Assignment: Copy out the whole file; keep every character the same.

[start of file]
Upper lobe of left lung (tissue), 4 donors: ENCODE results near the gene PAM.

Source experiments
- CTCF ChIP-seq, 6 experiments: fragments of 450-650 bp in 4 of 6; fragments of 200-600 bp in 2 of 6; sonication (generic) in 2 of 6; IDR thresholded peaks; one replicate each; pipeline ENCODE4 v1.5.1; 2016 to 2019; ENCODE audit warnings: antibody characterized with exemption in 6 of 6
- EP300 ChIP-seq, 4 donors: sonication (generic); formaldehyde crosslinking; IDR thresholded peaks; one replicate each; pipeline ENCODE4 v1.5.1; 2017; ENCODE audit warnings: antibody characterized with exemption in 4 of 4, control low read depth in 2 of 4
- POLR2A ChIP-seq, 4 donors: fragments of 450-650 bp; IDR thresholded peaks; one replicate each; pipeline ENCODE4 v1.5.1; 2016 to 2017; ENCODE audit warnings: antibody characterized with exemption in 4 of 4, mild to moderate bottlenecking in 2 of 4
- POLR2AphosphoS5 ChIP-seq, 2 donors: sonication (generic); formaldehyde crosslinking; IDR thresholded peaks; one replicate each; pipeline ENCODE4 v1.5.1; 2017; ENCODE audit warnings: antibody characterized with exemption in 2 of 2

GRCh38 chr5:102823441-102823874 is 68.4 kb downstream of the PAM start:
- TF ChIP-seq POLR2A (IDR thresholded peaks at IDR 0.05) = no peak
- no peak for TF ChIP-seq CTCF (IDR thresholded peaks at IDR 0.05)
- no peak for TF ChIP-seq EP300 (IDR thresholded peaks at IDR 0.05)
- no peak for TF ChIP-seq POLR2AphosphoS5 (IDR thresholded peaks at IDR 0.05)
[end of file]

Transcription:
Upper lobe of left lung (tissue), 4 donors: ENCODE results near the gene PAM.

Source experiments
- CTCF ChIP-seq, 6 experiments: fragments of 450-650 bp in 4 of 6; fragments of 200-600 bp in 2 of 6; sonication (generic) in 2 of 6; IDR thresholded peaks; one replicate each; pipeline ENCODE4 v1.5.1; 2016 to 2019; ENCODE audit warnings: antibody characterized with exemption in 6 of 6
- EP300 ChIP-seq, 4 donors: sonication (generic); formaldehyde crosslinking; IDR thresholded peaks; one replicate each; pipeline ENCODE4 v1.5.1; 2017; ENCODE audit warnings: antibody characterized with exemption in 4 of 4, control low read depth in 2 of 4
- POLR2A ChIP-seq, 4 donors: fragments of 450-650 bp; IDR thresholded peaks; one replicate each; pipeline ENCODE4 v1.5.1; 2016 to 2017; ENCODE audit warnings: antibody characterized with exemption in 4 of 4, mild to moderate bottlenecking in 2 of 4
- POLR2AphosphoS5 ChIP-seq, 2 donors: sonication (generic); formaldehyde crosslinking; IDR thresholded peaks; one replicate each; pipeline ENCODE4 v1.5.1; 2017; ENCODE audit warnings: antibody characterized with exemption in 2 of 2

GRCh38 chr5:102823441-102823874 is 68.4 kb downstream of the PAM start:
- TF ChIP-seq POLR2A (IDR thresholded peaks at IDR 0.05) = no peak
- no peak for TF ChIP-seq CTCF (IDR thresholded peaks at IDR 0.05)
- no peak for TF ChIP-seq EP300 (IDR thresholded peaks at IDR 0.05)
- no peak for TF ChIP-seq POLR2AphosphoS5 (IDR thresholded peaks at IDR 0.05)